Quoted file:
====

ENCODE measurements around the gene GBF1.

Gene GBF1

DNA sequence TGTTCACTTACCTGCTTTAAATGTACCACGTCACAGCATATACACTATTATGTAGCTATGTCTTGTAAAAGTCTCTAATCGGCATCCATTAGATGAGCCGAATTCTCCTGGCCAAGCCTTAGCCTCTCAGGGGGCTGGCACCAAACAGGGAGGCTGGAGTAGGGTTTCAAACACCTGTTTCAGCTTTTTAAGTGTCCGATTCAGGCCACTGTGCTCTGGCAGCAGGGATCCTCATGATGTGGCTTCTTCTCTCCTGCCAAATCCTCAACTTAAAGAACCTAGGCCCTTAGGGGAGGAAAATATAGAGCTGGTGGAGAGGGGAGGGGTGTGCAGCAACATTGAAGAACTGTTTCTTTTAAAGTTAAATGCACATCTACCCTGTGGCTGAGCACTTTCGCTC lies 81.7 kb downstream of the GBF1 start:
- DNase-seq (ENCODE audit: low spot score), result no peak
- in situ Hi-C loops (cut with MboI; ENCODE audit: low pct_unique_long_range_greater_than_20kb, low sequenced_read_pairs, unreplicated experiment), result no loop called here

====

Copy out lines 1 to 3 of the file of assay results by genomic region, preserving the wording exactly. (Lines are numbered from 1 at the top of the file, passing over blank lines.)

ENCODE measurements around the gene GBF1.

Gene GBF1

DNA sequence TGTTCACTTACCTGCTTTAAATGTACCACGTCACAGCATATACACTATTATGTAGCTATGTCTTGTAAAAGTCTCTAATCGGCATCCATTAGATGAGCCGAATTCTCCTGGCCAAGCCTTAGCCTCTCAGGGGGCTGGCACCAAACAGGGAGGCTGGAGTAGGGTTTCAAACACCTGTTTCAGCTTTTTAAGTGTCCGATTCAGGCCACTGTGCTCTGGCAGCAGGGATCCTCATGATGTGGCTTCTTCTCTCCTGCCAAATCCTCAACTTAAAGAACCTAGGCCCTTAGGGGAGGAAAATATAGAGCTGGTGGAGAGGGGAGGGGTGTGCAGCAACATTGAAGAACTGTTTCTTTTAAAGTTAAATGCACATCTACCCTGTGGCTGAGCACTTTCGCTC lies 81.7 kb downstream of the GBF1 start: